JONNY BOWDEN ASSEMBLED A SLIDE SHOW DEPICTING WHAT HE CONSIDERS TO BE ‘super foods’ to help with weight loss. The key to shedding pounds is something experts believe is different for each individual, but there is scientific evidence that at least one strategy can be universally helpful.
The SUPER NEWS: A recent critical review of the relevant medical science literature on food cravings research by Louisiana State University scientists addresses this issue, which Bowden talks about in this piece. It is believed, the review indicates, that “food cravings account for as much as 11 percent of eating behavior and weight gain, more than genetics currently explains.” In a sciencedaily.com article discussing the review, lead author Dr. Candice A. Myers points out that cravings can be controlled, not by eating smaller helpings of foods we crave but by removing them entirely or at least eating them less often!
A co-author of the study, “Food Cravings and Body Weight: A Conditioning Response”, John W. Apolzan PhD explains that the “upside of craving is that it is a conditioned response that you can unlearn.”
Another bit of SUPER NEWS the review shows, is that just by losing weight food cravings can be reduced. Amazing! Weight loss seems to trigger a beneficial rather than a vicious cycle; lowering weight can lower cravings.
A key point Dr. Myers says, is that “being mindful of these desires gives us more control of them.”
There is an apparent critical ERROR in the sciencedaily.com story however, which reports, “Beware exercise can increase cravings”. The research article (available only with a subscription) DOES NOT make this point, but rather reviews evidence from published studies and concludes “food cravings are not increased with exercise and most studies demonstrate a reduction”.
Bowden offers flip-side advice to dieters that he says will help them stay away from foods which generate “self-sustaining cravings” and make it difficult to stick with an eating plan. Instead of focusing on restriction alone, he says, make a point of adding SUPER FOOD items that “pack a ton of nutrition into a relatively small number of calories while filling you up at the same time.”
The nutritionist says there’s an additional benefit to be gained from swapping craved foods with the ‘super’ foods featured on his slideshow article. The super foods help to stabilize blood sugar levels, “making it far less likely that you’ll go on a waist-busting binge.”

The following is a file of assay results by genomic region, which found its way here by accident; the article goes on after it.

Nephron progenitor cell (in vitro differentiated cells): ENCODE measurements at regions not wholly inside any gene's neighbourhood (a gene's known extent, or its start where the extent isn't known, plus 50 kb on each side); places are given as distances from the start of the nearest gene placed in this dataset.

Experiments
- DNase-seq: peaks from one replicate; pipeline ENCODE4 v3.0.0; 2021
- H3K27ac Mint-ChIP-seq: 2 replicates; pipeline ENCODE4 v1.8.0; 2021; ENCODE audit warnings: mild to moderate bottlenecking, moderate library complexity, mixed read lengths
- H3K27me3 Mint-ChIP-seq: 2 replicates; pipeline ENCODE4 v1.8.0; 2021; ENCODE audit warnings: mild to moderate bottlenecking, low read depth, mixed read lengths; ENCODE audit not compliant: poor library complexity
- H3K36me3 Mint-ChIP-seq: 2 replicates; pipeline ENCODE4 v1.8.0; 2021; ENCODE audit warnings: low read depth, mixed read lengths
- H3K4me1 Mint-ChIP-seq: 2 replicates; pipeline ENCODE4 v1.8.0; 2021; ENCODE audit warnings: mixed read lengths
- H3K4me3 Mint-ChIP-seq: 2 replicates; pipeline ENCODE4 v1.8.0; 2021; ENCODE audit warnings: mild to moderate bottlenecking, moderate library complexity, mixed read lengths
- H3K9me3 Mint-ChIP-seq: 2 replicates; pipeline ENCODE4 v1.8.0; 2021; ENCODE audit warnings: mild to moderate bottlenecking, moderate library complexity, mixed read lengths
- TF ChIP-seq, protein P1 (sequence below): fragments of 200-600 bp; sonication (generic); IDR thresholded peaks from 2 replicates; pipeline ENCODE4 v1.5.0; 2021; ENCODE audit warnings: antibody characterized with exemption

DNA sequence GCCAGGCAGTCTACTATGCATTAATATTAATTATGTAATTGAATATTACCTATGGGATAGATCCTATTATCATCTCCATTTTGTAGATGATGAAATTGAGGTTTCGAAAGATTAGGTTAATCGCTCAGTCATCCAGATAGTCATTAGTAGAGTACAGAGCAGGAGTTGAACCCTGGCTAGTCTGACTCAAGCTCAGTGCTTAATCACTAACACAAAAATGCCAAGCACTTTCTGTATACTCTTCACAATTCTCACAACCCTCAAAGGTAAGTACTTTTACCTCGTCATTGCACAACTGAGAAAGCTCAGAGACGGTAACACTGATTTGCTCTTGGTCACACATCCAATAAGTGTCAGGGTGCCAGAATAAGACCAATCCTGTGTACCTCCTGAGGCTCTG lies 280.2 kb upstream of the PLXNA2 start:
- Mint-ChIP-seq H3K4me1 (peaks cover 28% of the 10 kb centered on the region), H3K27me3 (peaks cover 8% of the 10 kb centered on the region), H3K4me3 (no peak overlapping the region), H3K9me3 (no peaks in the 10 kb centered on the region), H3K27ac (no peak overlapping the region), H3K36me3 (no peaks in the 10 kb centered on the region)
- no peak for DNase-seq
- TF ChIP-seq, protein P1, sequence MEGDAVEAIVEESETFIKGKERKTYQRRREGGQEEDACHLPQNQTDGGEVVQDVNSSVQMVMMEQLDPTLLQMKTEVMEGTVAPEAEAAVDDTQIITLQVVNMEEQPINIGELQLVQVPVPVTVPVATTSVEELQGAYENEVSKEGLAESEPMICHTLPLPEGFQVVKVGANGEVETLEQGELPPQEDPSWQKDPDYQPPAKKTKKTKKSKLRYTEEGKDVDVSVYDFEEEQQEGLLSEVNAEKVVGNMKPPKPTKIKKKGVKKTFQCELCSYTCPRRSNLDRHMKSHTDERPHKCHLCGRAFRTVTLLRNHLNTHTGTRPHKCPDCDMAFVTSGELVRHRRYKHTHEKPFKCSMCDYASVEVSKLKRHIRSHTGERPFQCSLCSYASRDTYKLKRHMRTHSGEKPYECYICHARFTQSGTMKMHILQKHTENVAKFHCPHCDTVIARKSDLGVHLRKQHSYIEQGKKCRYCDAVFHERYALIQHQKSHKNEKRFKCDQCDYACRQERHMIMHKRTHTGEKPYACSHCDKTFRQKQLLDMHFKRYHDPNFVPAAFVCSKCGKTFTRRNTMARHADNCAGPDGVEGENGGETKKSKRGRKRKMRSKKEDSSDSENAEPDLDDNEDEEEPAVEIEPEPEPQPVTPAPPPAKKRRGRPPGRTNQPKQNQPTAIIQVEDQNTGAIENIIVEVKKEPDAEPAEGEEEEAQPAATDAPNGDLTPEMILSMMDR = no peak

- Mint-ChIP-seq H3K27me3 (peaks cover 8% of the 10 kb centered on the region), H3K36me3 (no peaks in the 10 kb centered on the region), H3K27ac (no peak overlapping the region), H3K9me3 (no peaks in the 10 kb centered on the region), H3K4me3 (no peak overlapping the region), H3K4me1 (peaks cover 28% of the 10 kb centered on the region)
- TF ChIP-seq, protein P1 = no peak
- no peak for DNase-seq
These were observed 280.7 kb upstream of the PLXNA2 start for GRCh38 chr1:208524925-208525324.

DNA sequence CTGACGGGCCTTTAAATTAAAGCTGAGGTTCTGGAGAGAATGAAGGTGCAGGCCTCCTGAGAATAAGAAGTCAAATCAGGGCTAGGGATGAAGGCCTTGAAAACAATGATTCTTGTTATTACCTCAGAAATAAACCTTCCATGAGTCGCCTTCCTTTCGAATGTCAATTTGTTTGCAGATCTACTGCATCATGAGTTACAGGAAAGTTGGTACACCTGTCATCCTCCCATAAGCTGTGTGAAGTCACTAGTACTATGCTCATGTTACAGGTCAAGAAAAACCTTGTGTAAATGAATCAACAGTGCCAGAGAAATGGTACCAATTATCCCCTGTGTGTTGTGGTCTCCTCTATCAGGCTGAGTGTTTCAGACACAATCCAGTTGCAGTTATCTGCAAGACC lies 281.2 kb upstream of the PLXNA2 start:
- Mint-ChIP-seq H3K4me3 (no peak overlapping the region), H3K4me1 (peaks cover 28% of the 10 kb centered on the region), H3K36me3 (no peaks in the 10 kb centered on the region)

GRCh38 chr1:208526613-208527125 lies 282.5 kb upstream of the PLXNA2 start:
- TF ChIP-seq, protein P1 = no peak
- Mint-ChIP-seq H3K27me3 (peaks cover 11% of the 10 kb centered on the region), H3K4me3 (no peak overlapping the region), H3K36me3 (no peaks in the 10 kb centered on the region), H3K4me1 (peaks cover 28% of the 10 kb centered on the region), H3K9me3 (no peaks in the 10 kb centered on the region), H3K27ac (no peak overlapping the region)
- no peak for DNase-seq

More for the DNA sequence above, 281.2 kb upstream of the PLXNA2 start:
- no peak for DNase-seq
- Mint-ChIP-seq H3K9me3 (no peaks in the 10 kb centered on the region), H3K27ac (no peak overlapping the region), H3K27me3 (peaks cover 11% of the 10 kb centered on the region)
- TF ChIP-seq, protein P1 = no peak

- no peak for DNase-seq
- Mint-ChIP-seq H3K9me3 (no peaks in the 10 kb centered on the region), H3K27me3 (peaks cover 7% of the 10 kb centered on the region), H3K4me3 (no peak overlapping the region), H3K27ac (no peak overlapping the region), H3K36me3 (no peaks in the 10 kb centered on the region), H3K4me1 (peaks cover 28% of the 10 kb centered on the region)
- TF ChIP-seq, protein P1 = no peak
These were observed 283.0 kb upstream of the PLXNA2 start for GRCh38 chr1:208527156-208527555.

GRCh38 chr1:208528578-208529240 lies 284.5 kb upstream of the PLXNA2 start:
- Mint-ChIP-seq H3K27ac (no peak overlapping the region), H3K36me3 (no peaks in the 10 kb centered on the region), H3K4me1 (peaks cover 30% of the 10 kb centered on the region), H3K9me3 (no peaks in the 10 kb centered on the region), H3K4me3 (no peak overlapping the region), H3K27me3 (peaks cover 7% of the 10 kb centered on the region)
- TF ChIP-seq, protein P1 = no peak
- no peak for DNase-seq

The Bowden article, “14 Super Foods to Help Shed Pounds” on ACTIVE.com, also reminds us that not all healthy foods must be purchased fresh or raw; nutrient rich foods can be dried or canned (check out the full slideshow for the remaining 10 foods): beans, pumpkin, sardines, nuts. Other canned* foods that I use to provide convenient ‘super’ nutrition include: red Sock-eye salmon; tuna, solid white albacore; applesauce, unsweetened; vegetables and fruits.
the scientific review performed by the LSU team PLUS Bowden’s advice may help some who have not been successful in past dieting attempts, finally determine the magical formula of lifestyle and nutrition changes that result in lifelong weight control.
RUN & MOVE HAPPY!
*Canned foods may be high in sodium and would not be recommended for those on restricted diets. Another issue involves packaging safety. Cans may be lined with materials containing BPA (BIS-PHENOL A) or other endocrine hormone disrupters.
The Environmental Working Group provides information on companies that do/do not manufacture foods in BPA-free cans. For example, Libby’s pumpkin, Bush’s and Van Camp’s beans, and Del Monte vegetables are identified on the EWG webpage as brands using BPA. Two sardine brands, on the other hand, use BPA-free cans (Beach Cliff and King Oscar).
As a frequent canned food consumer, the presence of BPA in lining materials has complicated my selection of brands. Hopefully public pressure will soon encourage more manufacturers to pay attention to this safety issue
As Super Bowl dishes and munchies are prepared on this weekend, it seems reasonable to do so without anxiety about foods with BPA linings on this once-a-year celebration.
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EARNED RUNS is edited and authored by me, runner and founder. In 1978 I began participating in 10K road races before 5Ks were common. I've been a dietitian, practiced and taught clinical pathology, and been involved with research that utilized pathology. I am fascinated with understanding the origins of disease as well as health and longevity.
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